GROSS: I understand that, but you’re there at the table with corporations. But at the table…
Mr. ELLINGTON: Can I interrupt you again?
Mr. ELLINGTON: It’s not just corporations. I’m there, and members of ALEC is the Americans for Tax Reform, the National Taxpayers Union, National Federation of Independent Businesses – those are people that we represent as well and those are people who are members.
GROSS: But those are all pro-business, anti-tax groups. People not represented at the table include workers, union members, teachers, students…
Mr. ELLINGTON: No, ma’am. No, ma’am.
GROSS: Patients who are can’t medical bills…
Mr. ELLINGTON: You are completely wrong.
GROSS: Uh-huh. I’m sorry?
Mr. ELLINGTON: I represent…
Mr. ELLINGTON: I, me, as an elected official, I represent unions. I represent teachers. And you’re saying you want taxes raised? Is that what you’re saying?
GROSS: I don’t think I said I want taxes raised. I don’t think I said anything about what I wanted.
(Soundbite of laughter)
Mr. ELLINGTON: You said these are anti-tax, you know, these groups are anti-tax.
GROSS: I was just pointing out that Americans for Tax Reform is very, very opposed to taxes period. Just making, you know, just observing -yeah.
Mr. ELLINGTON: My constituents are opposed to taxes, period. […] And I represent those people, so I, you know, I’m a little bit taken offense when you say these people are[n’t] represented. They elected me. They elected me six times…
Mr. ELLINGTON: …just to represent them, and that’s what I do.
Leaving aside any concerns one may have about model legislation as a general matter, or ALEC in particular, this dialogue suggests many questions about the nature of representation in twenty-first century American politics. Ellington’s responses, read holistically (and I encourage you to listen to the interview, because I think the transcript leaves out some key parts), suggest a vision of representative governance in which (1) voters elect representatives; then (2) those representatives attend confabs with corporate representatives and legislators from other states, at which they develop nationwide model legislation; and finally (3) the representatives return to their state houses and decide whether or not to introduce and vote for the model legislation in their respective states.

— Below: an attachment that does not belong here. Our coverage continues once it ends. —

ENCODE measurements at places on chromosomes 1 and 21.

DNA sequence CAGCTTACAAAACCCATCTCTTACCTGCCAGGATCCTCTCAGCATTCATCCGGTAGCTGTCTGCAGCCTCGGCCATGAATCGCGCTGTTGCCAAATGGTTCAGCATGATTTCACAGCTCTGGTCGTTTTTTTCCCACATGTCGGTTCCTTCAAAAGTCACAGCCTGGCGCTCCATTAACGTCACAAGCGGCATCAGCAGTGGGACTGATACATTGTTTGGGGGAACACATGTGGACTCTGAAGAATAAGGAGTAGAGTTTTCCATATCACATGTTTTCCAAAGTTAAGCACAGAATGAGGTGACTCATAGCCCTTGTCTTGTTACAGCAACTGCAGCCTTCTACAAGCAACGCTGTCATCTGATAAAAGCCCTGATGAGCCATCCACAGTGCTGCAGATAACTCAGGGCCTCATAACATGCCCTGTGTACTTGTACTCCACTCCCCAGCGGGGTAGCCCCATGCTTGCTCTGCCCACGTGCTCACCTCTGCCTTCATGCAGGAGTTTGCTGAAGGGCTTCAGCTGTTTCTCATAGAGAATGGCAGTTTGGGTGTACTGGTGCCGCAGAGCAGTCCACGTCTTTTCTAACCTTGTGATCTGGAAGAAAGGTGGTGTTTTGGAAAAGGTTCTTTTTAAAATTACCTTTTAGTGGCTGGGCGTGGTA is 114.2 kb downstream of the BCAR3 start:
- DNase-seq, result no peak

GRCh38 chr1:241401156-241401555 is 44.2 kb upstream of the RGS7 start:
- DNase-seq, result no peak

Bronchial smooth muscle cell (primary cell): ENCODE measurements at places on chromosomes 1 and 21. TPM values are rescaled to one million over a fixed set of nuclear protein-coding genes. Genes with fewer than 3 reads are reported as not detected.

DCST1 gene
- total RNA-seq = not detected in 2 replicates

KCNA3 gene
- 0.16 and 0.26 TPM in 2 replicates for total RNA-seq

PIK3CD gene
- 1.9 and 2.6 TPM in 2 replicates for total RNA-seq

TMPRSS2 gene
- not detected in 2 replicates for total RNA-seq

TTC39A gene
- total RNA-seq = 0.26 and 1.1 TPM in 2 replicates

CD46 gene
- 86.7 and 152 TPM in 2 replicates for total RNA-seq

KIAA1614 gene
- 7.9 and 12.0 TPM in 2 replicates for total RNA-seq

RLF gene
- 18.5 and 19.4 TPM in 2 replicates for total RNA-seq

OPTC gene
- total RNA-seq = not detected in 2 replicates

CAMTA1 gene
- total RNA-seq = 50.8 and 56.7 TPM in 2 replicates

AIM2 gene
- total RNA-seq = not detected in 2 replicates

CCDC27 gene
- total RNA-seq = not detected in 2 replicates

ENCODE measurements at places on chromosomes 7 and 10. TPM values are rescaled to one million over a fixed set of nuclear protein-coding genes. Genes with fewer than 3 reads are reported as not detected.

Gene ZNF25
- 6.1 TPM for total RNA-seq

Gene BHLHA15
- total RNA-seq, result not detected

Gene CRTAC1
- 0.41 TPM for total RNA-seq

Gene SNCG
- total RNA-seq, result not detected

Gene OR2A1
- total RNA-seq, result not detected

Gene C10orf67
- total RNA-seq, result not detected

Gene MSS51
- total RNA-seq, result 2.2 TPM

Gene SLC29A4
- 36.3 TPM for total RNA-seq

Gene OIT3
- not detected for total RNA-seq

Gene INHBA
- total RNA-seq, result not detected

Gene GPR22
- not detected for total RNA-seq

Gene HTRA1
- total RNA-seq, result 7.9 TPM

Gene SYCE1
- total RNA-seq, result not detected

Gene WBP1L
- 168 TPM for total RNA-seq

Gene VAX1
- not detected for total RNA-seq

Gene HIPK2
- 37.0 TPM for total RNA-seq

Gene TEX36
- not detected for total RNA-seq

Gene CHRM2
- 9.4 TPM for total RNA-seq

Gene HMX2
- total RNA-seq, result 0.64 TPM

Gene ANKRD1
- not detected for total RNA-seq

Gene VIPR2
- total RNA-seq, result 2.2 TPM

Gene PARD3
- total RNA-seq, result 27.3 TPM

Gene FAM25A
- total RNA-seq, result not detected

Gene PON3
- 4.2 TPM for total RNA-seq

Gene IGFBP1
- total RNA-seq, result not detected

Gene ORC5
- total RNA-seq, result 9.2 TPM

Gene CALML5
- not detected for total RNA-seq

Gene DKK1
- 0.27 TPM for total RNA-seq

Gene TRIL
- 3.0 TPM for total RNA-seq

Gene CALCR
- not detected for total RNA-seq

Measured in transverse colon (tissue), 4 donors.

Now, one could quibble over whether the voters are represented “actually” in this process or “virtually.” Does Ellington discuss, draft, introduce, and vote for ALEC legislation based upon the expressed interests and instructions of his constituents, or upon a more general sense of the common good developed in his individual conscience? Does he perceive his constituents to be his voters, or the people of Louisiana generally? Arguably, both interpretations are possible from the full interview.
But either way, it’s worth noting that third parties have been introduced into the legislative process: legislators from other states, as well as the corporate members of ALEC. These are not actors contemplated in either the actual or virtual representation models. In Ellington’s account, the public, apart from its periodic opportunities to vote, has no direct role to play in the process of drafting, debating, or voting on legislation. At those stages, it’s all Ellington: “I, me, as an elected official,” he says. “I represent unions. I represent teachers.” But who is he representing his constituents to? Not to his fellow legislators in Baton Rouge, who in turn represent other Louisiana districts. Rather — at least at the drafting stage — he’s representing his constituents in talks with legislators from other states and corporate representatives.
Why should these third parties have a role in drafting legislation for Louisiana, or any other state? The corporate representatives are invited, Ellington says, because the legislation “[is] going to affect them.” By that logic, of course, any number of other groups should be present at the ALEC conferences. But I’m actually more interested in this other aspect of ALEC — this idea of bringing legislators from different states together to draft model legislation. The corporate participants in ALEC conferences and task forces could be replaced with any third-party influence of your choice — unions, identity-group advocacy organizations, take your pick — and this other question would remain: should legislators elected to represent their constituents in their state capital instead be collaborating with legislators from other states? Ellington’s is certainly a coherent view of the political process, but it’s worth asking if it’s the one actually enshrined in the various state constitutions setting up the various state legislatures.
Of course, Ellington wasn’t asked here to provide a comprehensive account of his vision of how the political process works, so there’s a limit to how far you can assume him to believe the logical implications of the positions he’s taken in this one interview, in response to particular questions. But precisely given the ambiguity of his responses, and given the rising tide of popular concern about the influence of corporations, unions, and other groups upon state and national lawmaking, I wonder if it isn’t time to have a national discussion about what, exactly, representation really means.